Today we are pleased to welcome our newest contributor Padraic Toolan. In his intro piece, ahead of future contributions, he shares how he got into following the world of professional wrestling. You can also check out his own blog here.
My parents did not let me watch wrestling as a kid. Sometimes, when other kids came over, they would put it on and my parents would tolerate it to be polite to them. I always loved it and was enthralled by it. The first match I ever remember watching was between Ultimate Warrior and Randy Savage, maybe on Saturday Night’s Main Event, and there was so much heel interference for Savage that Warrior’s paint was all but gone, yet he still got the win.
When I would sleep over my Aunt’s house maybe once or twice a month, we would go rent videos from the local video store. I always, ALWAYS picked the same two videos: E.T. and Disney’s Davy Crockett. But one time, I got bold, and picked WrestleMania VI. I was six years old, but she was totally cool with it. I don’t remember much of it at all, other than Rick Rude doing his gyrations and then Jimmy Snuka doing them back, and the reason I remember that is because my aunt and I found it hilarious, so much so that she started doing it too. What I vividly remember is what at the timed seemed like an hour-long match between Hulk Hogan and The Ultimate Warrior for the Intercontinental and WWF Championships. I remember Hogan hugging Warrior and giving him the belt. The image never left me, and Warrior became my favorite wrestler.
I did not get to see much after that. I would hear names of wrestlers from friends, like Bam Bam Bigelow, Bret Hart, 123 Kid, Roddy Piper, Demolition, Power & Glory, The Rockers, The Orient Express, and Bastion Booger. I even had a Roddy Piper action figure from and friend, and I remember that it did an uppercut, but I really knew nothing about them. When my neighbor, four years older and much bigger than me, would come down and wrestle me in my living room, he would make me be the heel wrestlers, which I didn’t know at the time. He would convince me they were awesome. So when I told people my favorite wrestlers were The Orient Express, you can imagine the reactions I got, and I had no idea how to defend myself.
In 1996, my best friend Joey invited me to go to his aunt’s house for a WrestleMania party. His entire family were wrestling fans. Amazingly, my parents said yes. And Ultimate Warrior was there! He beat some guy named Hunter Hearst Helmsley. Roddy Piper chased Goldust in a white bronco down the LA freeway. Undertaker had a long and trying match with Diesel. And with the Warrior-Hogan match still fresh in my mind, I amazingly saw a match that topped it: Shawn Michaels beat Bret Hart in an Iron Man match. I had been backing Bret, so I was upset, but I still knew I’d witnessed possibly the best match of all-time. From then on, I couldn’t not watch, no matter what my parents said. I would find a way.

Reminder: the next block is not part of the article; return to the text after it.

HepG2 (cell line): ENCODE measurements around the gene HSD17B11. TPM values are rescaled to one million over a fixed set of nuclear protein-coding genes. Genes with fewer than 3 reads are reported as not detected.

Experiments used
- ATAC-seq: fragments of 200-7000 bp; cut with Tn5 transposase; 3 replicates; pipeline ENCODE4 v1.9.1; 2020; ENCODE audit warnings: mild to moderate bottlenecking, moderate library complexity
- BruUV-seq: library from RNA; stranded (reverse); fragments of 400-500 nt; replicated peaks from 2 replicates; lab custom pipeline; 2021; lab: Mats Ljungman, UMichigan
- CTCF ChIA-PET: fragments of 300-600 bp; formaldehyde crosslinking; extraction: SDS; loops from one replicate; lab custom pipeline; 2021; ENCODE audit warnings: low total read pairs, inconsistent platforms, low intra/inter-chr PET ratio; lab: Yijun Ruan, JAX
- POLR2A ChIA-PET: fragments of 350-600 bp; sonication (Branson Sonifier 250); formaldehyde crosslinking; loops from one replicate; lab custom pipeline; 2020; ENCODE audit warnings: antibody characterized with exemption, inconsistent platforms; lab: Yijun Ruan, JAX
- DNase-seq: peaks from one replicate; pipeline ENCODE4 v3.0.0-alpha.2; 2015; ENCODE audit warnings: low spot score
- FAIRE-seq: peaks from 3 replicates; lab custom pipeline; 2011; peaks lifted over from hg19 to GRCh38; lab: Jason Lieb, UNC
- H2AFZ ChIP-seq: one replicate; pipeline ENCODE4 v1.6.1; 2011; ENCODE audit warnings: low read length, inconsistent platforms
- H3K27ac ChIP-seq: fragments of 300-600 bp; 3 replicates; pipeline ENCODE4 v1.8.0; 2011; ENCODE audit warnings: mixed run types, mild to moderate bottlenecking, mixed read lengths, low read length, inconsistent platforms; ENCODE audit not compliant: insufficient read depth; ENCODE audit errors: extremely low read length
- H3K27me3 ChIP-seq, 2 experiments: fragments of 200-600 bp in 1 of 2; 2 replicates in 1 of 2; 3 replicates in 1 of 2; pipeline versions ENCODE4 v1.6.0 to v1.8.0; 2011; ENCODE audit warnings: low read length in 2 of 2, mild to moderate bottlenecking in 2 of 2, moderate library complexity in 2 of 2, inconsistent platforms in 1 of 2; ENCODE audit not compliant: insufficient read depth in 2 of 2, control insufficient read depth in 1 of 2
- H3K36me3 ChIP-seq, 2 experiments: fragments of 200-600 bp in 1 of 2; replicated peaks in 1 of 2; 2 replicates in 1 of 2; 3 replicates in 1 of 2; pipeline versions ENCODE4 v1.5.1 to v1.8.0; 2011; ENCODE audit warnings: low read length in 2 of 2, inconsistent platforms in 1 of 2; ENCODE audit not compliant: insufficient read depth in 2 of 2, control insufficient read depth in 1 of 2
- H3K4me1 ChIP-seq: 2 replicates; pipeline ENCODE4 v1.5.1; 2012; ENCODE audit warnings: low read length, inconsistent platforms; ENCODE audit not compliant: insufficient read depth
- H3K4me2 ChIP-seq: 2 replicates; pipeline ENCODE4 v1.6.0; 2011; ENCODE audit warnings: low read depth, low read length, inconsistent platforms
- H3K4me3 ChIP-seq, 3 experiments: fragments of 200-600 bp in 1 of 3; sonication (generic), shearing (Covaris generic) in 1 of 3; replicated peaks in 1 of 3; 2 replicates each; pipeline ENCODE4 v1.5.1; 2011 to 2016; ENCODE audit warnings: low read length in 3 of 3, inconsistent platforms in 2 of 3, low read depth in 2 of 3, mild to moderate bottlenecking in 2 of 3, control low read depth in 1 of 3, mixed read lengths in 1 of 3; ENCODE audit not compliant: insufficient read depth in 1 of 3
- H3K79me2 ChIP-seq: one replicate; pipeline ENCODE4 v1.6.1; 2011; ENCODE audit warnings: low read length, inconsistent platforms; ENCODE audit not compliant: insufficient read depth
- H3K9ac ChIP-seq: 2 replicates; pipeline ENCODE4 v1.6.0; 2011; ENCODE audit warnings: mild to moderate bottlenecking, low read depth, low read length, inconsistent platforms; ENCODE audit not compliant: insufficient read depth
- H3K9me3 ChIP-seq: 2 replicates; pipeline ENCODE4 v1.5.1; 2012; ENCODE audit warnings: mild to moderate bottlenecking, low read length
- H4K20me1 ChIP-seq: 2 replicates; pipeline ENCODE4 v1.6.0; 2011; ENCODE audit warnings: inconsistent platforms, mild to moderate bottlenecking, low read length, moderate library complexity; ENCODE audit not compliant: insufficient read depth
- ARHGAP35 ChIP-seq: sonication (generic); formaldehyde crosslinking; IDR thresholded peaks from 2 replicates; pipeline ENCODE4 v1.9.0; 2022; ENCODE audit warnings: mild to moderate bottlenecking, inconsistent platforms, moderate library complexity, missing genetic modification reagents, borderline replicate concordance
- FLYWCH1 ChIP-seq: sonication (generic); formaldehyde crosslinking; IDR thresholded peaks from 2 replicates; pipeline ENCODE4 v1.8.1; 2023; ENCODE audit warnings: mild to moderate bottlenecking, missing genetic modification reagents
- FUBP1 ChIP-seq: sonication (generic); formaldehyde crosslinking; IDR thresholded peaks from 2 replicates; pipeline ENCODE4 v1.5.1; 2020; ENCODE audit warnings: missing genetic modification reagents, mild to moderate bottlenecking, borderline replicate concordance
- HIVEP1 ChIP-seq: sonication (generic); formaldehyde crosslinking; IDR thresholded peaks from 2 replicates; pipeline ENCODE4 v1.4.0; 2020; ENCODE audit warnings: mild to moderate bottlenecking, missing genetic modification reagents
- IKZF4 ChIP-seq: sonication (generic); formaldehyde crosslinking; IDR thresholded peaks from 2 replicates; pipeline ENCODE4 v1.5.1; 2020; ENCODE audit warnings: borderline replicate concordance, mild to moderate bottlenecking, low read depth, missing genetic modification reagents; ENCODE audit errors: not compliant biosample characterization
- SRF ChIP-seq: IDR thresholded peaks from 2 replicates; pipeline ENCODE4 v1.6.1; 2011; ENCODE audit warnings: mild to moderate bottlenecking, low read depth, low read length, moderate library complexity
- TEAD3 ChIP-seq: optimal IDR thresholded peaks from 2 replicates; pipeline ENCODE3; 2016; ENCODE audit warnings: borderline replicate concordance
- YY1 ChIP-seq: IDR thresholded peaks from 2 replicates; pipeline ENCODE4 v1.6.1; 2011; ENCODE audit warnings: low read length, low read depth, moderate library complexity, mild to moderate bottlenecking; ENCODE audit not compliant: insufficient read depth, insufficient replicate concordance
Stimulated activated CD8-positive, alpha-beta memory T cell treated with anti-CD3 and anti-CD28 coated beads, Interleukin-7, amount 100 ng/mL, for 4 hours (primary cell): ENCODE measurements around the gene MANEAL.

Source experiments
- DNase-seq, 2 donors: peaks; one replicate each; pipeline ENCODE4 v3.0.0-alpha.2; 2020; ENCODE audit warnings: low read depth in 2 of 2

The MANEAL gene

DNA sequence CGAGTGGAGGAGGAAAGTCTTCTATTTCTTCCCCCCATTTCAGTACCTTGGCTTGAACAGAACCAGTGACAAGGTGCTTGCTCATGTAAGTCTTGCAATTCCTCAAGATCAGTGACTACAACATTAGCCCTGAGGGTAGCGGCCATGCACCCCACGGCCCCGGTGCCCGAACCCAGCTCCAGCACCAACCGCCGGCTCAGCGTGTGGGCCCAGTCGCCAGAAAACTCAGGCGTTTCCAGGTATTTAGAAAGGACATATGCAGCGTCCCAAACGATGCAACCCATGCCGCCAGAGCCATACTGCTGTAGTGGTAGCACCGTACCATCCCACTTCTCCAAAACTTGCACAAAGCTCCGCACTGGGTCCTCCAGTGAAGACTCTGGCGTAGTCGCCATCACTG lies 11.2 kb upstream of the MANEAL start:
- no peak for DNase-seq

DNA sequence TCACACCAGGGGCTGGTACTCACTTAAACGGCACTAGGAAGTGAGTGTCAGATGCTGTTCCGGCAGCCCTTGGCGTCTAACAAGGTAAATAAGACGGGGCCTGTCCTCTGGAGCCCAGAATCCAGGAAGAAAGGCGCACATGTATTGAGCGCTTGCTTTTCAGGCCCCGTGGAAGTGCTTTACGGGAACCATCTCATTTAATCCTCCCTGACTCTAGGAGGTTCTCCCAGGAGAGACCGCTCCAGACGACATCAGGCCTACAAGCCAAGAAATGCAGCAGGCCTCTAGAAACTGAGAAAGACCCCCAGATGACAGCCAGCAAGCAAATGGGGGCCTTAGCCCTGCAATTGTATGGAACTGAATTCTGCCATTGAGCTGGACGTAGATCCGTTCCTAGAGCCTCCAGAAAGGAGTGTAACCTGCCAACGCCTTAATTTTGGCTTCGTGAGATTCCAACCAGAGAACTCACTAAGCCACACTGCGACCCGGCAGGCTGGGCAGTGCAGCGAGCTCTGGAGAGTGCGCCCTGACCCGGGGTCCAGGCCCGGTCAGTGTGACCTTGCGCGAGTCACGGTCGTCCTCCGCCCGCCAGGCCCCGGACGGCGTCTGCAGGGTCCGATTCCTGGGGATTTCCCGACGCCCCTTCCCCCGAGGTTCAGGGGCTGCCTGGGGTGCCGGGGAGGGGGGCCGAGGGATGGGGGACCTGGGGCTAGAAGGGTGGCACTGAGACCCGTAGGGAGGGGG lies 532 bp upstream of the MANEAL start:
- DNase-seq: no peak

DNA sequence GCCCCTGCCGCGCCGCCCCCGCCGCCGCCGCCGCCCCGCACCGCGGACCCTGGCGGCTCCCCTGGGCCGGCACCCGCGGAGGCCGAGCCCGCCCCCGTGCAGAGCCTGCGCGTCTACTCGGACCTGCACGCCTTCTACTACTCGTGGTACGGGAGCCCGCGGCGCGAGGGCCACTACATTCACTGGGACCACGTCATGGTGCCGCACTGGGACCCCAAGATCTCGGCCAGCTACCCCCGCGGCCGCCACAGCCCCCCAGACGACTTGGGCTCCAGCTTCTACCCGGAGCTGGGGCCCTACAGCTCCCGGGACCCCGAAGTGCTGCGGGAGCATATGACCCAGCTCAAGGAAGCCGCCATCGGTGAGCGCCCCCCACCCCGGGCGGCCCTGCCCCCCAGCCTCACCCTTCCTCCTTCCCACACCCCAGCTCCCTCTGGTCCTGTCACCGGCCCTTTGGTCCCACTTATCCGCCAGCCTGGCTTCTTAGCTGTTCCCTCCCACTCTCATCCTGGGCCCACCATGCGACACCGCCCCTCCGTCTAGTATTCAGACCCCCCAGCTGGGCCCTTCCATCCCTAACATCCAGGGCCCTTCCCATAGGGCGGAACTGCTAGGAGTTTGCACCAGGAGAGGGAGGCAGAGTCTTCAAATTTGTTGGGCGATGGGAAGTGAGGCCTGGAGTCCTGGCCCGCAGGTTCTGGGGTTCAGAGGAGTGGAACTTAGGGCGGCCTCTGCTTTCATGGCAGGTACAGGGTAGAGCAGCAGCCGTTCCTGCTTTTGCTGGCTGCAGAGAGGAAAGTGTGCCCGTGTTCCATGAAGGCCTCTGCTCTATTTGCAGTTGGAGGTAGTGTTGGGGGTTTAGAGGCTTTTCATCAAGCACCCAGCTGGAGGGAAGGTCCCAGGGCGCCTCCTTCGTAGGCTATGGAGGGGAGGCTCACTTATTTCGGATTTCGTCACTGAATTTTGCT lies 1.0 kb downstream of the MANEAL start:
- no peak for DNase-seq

There was no television in my room until I was in high school. So on Monday nights, I would go into my brother’s room, put on Monday Night Raw, and kneel next to the TV with my finger touching the power button for two hours straight in case I heard one of my parents coming. That was every single week for a couple years. That’s how I witnessed the attitude era. As I got older, my parents finally backed off, and were even cool with me going to my first live show, a SmackDown taping in 2002. I was 18 by then of course, but it was still a big deal to have their approval. I wrote about that experience in one of my blog posts.
I started college that fall and tried to follow it the best I could, but slowly it got away from me. I was still watching when my all-time favorite wrestler, and patriarch of my blog, Kurt Angle, lost his title to my second-favorite wrestler at the time, Brock Lesnar, at WrestleMania 19. I wrestled in high school and had a big thing for the real amateur wrestlers. After that, I don’t remember when, but WWE pretty much disappeared from my life. I had no idea of anything that was going on for about 7-8 years.
Fast forward to April, 2012. I was working as a security guard at West Point. I worked the midnight shift, and my days off were Monday and Tuesday (perfect, right?). One Saturday night I had hurt my back, and had to take Sunday night off. It just happened to coincide with WrestleMania 28. I thought you know what, let’s do it. I had no idea of storylines or who some of the wrestlers were, but I enjoyed the hell out of it, and have not looked back since. I’ve been to numerous live shows, culminating in every show over SummerSlam weekend this year, and started a blog that I think has become pretty good. I love and will always love the psychology, athleticism, and pageantry of wrestling. I love the drama, the intrigue, the mysteries, and the swerves. I miss not being able to predict with near certainty what’s going to happen in matches and storylines, but lately WWE has gone back to being more unpredictable. So that’s me and my wrestling story, and I look forward to sharing more of them and more of my love, and sometimes intense dislike, for the WWE product.
And that’s the bottom line.